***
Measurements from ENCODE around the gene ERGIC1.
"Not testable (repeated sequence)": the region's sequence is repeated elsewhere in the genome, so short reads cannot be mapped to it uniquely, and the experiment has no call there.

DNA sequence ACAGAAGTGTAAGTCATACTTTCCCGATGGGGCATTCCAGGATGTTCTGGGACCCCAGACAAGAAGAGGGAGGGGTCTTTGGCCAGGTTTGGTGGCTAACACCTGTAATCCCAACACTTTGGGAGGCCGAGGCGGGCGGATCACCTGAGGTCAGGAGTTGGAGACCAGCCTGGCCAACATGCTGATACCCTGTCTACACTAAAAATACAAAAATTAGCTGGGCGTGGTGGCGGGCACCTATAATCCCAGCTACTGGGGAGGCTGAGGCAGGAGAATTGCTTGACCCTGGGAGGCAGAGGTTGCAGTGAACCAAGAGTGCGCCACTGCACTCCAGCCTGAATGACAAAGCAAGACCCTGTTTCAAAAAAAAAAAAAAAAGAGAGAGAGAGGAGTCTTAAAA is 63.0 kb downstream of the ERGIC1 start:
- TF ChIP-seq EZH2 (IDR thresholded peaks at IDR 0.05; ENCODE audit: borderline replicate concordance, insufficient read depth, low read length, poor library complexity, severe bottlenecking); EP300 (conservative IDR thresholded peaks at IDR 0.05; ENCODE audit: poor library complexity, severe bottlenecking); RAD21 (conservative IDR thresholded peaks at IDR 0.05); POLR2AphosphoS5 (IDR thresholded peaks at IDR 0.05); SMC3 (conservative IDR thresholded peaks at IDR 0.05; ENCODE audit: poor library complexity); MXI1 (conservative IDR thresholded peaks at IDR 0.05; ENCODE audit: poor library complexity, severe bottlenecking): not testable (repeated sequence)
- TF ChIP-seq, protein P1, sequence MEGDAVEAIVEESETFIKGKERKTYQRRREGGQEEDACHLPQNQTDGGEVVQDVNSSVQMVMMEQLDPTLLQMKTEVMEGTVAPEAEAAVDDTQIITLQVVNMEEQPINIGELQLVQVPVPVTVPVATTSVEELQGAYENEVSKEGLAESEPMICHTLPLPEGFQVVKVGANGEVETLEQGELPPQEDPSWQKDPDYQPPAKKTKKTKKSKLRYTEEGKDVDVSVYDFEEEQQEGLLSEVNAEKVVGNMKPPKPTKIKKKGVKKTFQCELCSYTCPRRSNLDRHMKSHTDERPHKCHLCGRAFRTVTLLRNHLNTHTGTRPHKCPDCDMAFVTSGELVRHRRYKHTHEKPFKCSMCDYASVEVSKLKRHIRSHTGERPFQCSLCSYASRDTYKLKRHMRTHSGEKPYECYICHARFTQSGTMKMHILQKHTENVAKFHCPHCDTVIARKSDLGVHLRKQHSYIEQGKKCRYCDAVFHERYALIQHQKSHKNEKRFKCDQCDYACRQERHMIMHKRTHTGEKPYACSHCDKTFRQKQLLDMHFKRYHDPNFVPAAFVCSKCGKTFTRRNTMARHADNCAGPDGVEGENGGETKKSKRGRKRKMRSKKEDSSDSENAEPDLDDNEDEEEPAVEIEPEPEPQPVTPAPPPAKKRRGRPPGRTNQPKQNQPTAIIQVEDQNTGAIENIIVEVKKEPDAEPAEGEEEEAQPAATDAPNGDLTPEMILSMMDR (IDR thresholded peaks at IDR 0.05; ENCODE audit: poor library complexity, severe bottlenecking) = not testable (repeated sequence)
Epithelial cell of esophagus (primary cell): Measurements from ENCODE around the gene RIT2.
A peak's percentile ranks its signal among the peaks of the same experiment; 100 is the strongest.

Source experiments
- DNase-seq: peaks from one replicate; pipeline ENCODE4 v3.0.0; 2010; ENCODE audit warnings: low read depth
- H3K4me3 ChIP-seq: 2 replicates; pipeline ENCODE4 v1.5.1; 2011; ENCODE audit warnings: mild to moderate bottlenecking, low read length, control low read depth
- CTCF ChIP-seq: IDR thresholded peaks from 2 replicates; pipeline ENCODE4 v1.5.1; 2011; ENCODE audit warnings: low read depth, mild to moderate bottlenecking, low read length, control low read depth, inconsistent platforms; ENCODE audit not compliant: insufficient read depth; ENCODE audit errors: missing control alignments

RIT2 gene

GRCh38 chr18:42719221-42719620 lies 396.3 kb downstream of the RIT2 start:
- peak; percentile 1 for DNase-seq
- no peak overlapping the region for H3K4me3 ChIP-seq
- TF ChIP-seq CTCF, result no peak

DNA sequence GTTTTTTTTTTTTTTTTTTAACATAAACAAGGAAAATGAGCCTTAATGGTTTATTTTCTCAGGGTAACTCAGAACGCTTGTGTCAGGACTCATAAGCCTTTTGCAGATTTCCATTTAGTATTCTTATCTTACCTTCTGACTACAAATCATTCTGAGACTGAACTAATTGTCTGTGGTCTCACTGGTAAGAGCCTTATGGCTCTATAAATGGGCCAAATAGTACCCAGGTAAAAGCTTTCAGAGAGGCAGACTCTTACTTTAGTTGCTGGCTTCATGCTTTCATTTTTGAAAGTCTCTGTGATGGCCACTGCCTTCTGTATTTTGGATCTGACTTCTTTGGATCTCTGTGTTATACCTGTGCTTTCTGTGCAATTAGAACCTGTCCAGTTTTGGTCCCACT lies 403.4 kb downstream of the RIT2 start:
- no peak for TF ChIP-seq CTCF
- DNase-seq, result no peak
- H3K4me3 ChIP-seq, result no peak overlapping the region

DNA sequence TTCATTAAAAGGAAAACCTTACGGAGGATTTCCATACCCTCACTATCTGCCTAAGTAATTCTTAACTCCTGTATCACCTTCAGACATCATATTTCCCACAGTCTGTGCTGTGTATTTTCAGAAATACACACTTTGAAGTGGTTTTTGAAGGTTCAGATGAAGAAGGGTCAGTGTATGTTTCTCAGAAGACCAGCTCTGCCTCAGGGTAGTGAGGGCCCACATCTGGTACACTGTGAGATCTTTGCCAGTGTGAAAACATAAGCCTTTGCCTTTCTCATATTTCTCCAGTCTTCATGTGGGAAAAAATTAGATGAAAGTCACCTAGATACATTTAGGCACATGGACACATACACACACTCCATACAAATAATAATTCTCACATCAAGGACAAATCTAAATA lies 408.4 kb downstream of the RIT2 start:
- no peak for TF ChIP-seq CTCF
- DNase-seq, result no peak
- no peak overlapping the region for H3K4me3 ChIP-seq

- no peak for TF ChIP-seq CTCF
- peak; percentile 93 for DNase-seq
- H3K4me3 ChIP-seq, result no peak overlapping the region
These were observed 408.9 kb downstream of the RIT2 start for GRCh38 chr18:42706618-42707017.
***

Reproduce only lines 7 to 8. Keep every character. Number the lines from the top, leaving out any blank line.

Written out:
A peak's percentile ranks its signal among the peaks of the same experiment; 100 is the strongest.

Source experiments